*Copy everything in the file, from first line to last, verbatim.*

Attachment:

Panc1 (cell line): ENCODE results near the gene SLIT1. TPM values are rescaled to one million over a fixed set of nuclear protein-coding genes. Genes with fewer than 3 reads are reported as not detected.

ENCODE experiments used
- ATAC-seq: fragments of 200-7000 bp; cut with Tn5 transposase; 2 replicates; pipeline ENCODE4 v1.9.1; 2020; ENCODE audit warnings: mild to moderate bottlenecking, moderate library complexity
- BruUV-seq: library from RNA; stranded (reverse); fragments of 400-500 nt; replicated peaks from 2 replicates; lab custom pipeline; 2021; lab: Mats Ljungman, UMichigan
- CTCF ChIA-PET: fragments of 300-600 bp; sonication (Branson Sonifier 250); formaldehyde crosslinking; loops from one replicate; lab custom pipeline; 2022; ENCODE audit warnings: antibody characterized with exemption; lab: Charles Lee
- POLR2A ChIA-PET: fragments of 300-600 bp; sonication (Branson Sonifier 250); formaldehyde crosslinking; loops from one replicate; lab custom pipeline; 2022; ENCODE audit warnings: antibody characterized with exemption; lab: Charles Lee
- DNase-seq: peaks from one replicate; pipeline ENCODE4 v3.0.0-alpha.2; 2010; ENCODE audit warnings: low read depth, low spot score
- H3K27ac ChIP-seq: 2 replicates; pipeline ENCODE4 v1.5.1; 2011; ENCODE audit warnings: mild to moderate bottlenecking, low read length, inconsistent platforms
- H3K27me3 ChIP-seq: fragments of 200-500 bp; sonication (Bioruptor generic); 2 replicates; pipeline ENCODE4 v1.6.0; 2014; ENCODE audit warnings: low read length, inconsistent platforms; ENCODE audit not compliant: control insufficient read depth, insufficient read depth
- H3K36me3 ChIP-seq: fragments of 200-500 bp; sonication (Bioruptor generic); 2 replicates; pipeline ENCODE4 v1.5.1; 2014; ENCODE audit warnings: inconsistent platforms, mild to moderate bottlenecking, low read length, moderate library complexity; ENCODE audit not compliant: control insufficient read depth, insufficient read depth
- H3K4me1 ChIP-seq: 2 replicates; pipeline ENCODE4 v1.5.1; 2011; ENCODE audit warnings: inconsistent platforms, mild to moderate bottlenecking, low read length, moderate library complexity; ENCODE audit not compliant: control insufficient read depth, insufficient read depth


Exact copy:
Panc1 (cell line): ENCODE results near the gene SLIT1. TPM values are rescaled to one million over a fixed set of nuclear protein-coding genes. Genes with fewer than 3 reads are reported as not detected.

ENCODE experiments used
- ATAC-seq: fragments of 200-7000 bp; cut with Tn5 transposase; 2 replicates; pipeline ENCODE4 v1.9.1; 2020; ENCODE audit warnings: mild to moderate bottlenecking, moderate library complexity
- BruUV-seq: library from RNA; stranded (reverse); fragments of 400-500 nt; replicated peaks from 2 replicates; lab custom pipeline; 2021; lab: Mats Ljungman, UMichigan
- CTCF ChIA-PET: fragments of 300-600 bp; sonication (Branson Sonifier 250); formaldehyde crosslinking; loops from one replicate; lab custom pipeline; 2022; ENCODE audit warnings: antibody characterized with exemption; lab: Charles Lee
- POLR2A ChIA-PET: fragments of 300-600 bp; sonication (Branson Sonifier 250); formaldehyde crosslinking; loops from one replicate; lab custom pipeline; 2022; ENCODE audit warnings: antibody characterized with exemption; lab: Charles Lee
- DNase-seq: peaks from one replicate; pipeline ENCODE4 v3.0.0-alpha.2; 2010; ENCODE audit warnings: low read depth, low spot score
- H3K27ac ChIP-seq: 2 replicates; pipeline ENCODE4 v1.5.1; 2011; ENCODE audit warnings: mild to moderate bottlenecking, low read length, inconsistent platforms
- H3K27me3 ChIP-seq: fragments of 200-500 bp; sonication (Bioruptor generic); 2 replicates; pipeline ENCODE4 v1.6.0; 2014; ENCODE audit warnings: low read length, inconsistent platforms; ENCODE audit not compliant: control insufficient read depth, insufficient read depth
- H3K36me3 ChIP-seq: fragments of 200-500 bp; sonication (Bioruptor generic); 2 replicates; pipeline ENCODE4 v1.5.1; 2014; ENCODE audit warnings: inconsistent platforms, mild to moderate bottlenecking, low read length, moderate library complexity; ENCODE audit not compliant: control insufficient read depth, insufficient read depth
- H3K4me1 ChIP-seq: 2 replicates; pipeline ENCODE4 v1.5.1; 2011; ENCODE audit warnings: inconsistent platforms, mild to moderate bottlenecking, low read length, moderate library complexity; ENCODE audit not compliant: control insufficient read depth, insufficient read depth